Have we abandoned our children?
I was reading recently the statistics on the number of children still not in school and was shocked to see that in some districts 80% of students are still expected to learn remotely.
Being a retired South Carolina educator with 31 years of service at middle school, high school and community college, this number is staggering to me.
Why are we neglecting these children and assuming it is OK to do so? Many children who are still in remote situations are from low socio-economic and rural homes.
They are the children who most desperately need to be in school. Their parents are often unable to help them adequately because they lack the technical knowledge and may have outside job responsibilities.
This is a tragedy and can be considered the highest level of neglect on our part as a state. We are stifling their opportunity for adequate advancement in life and for success in life by denying them the disciplined experiences of being in the classroom at the school with their teacher and classmates.
We must get our children into school, safely and appropriately.
SANDRA F. GRIFFIN
Protect all life in SC
State lawmakers seem to care more about their jobs and religious beliefs than they do about “protecting life,” as was stated when our governor signed the new abortion bill into law.
The law protects only birth, not life.
But when it comes to protecting life with action to support education, improve health care and provide other essential services, cutting taxes always seems more important.
When failures occur, often from underfunding, deflecting blame becomes the priority.
How sad and dangerous.
Rose Hill Lane
Hike hurts unskilled
Thank you for publishing Steve Chapman’s commentary, “The downsides of raising the nation’s minimum wage,” on Saturday. He makes some excellent points.
However, he overlooked another important one. At the proposed minimum wage, a young, unskilled person would likely not be hired and given a chance to acquire skills and experience that would warrant good wages.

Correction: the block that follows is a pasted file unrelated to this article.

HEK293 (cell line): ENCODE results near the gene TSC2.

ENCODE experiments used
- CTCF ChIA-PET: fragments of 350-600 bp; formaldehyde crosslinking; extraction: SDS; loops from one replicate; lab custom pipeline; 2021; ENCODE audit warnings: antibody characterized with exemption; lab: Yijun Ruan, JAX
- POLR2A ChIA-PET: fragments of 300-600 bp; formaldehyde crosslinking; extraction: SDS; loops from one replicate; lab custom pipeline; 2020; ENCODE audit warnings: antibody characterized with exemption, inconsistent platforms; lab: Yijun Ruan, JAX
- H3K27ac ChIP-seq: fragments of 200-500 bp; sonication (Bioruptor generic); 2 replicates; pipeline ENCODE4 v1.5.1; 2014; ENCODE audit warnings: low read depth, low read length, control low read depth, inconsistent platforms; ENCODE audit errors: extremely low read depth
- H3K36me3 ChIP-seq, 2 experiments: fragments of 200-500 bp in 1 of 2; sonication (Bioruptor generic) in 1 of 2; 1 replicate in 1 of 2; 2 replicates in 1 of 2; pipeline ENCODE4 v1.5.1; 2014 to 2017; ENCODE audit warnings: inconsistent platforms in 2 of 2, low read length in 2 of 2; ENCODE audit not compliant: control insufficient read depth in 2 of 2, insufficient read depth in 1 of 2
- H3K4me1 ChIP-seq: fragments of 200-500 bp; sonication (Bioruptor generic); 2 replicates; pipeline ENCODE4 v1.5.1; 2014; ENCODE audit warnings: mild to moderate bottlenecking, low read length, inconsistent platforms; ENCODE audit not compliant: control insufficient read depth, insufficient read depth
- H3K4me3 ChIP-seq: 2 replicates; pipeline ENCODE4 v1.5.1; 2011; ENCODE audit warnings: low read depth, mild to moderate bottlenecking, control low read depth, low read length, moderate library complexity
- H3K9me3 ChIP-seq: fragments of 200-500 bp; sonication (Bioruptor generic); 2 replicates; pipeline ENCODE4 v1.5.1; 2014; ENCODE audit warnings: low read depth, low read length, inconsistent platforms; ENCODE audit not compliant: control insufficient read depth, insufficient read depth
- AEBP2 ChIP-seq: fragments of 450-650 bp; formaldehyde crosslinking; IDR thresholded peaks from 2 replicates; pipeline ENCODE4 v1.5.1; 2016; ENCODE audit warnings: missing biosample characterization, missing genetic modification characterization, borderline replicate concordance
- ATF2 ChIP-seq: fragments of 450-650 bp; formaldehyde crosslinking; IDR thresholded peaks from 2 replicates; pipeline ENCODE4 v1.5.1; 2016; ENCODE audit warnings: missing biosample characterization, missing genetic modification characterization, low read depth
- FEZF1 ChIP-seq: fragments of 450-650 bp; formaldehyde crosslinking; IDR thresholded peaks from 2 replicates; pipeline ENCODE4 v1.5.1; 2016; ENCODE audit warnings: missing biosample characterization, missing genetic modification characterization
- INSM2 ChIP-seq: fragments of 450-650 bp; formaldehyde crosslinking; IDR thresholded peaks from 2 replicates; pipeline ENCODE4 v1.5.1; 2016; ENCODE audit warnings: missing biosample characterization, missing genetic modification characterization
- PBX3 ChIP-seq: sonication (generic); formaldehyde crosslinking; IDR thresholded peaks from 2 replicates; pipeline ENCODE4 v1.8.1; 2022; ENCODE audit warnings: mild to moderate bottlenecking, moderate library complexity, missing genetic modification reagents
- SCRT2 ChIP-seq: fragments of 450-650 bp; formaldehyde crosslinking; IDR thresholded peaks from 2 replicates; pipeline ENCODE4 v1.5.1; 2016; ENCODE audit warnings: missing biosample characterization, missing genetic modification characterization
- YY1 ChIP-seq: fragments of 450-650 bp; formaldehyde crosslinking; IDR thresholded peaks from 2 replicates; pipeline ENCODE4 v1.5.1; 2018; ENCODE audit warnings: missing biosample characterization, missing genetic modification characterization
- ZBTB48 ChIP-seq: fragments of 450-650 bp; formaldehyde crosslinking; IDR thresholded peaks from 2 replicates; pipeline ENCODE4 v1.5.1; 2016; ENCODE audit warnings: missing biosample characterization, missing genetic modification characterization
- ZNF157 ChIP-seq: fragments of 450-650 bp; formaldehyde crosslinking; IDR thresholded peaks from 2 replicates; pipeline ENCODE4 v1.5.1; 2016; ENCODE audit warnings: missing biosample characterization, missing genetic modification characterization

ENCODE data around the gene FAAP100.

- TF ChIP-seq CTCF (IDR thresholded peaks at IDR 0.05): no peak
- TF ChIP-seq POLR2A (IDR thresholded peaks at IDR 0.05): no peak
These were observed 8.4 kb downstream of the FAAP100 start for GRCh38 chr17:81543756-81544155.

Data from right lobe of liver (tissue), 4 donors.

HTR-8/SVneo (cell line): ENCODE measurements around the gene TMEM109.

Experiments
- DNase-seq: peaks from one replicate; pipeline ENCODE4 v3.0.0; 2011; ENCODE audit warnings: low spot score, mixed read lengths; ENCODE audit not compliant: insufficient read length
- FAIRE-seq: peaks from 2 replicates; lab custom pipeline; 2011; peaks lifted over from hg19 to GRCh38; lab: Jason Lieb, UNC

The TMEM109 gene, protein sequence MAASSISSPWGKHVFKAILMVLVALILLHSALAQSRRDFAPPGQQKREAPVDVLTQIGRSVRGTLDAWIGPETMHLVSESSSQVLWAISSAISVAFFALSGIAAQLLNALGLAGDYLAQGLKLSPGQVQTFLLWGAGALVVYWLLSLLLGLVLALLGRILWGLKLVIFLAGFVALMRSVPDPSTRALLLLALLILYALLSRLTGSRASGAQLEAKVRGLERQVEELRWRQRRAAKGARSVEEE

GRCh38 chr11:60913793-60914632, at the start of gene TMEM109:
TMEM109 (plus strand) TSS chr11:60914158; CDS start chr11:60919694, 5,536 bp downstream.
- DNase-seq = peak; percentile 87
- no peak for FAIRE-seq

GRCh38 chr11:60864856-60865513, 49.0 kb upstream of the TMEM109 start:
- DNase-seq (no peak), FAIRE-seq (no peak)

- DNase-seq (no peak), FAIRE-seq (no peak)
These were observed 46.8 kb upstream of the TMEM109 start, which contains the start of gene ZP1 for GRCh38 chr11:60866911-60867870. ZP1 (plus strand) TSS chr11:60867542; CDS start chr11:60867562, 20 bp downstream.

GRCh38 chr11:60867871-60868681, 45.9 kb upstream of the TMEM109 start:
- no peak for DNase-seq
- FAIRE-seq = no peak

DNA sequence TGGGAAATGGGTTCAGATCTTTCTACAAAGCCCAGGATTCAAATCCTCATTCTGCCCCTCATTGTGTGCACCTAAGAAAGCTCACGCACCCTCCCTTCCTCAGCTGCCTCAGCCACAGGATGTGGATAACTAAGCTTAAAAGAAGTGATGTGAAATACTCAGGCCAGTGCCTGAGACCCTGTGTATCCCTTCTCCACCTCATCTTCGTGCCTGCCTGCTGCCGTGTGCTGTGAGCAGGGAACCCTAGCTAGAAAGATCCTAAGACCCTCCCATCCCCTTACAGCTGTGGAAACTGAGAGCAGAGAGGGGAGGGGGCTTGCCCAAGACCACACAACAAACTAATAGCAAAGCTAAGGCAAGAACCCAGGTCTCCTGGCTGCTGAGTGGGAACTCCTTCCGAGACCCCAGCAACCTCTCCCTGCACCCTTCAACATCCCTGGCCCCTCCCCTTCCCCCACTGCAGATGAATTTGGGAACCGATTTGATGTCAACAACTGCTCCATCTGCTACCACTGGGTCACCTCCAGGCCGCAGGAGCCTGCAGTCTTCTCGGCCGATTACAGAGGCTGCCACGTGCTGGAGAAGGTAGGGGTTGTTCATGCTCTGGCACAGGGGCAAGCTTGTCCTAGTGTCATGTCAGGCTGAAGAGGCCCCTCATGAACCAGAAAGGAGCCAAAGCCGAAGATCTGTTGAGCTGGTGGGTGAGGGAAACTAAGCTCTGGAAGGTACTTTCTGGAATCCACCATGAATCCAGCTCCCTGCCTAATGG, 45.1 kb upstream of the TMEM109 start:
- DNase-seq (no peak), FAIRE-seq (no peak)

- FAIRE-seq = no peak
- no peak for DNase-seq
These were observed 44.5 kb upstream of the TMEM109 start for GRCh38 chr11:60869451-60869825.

The minimum wage was never intended to provide a sustaining wage.
A potential employer would be more inclined to hire an inexperienced person knowing that there was some latitude to increase pay commensurate with the acquisition of job skills.
Of course, it needs to be adjusted periodically for inflation, but certainly not doubled.
HARRIET S. LITTLE
Benefits of wage hike
Increasing the minimum wage to $15 an hour could have an impact on Social Security and Medicare coffers.
For workers who are earning the mandated hourly minimum wage of $7.25, their contributions to both Social Security and Medicare would more than double.
These additional funds would not only help shore up the funds available for current Social Security and Medicare recipients but also provide additional funds going forward for when these same workers become eligible for benefits.
While these benefits are adjusted for cost-of-living increases, the wages paying for some of the benefits are not.
This exacerbates the situation where more is going out than is coming in.
This is not sustainable.
An increase in the minimum wage benefits all of us, long- and short-term. In addition to the benefits accruing to the Social Security, how many people could remove themselves from many welfare programs if they were earning a decent wage?
Colonial Chatsworth Circle
I go to the grocery store and buy a pound of sliced ham wrapped in plastic, a loaf of bread in a plastic bag, a gallon of milk in a plastic jug, a pack of napkins wrapped in plastic, a ready-made salad in a plastic container, a plastic squeeze bottle of ketchup, a plastic squeeze bottle of mustard and they will not give me a plastic bag to carry it home because the plastic bag is bad for the environment.
Bye, bye, bye
I’m comforted by the fact that op-ed columnist Kirkpatrick Sale realized Interstate 95 runs both ways.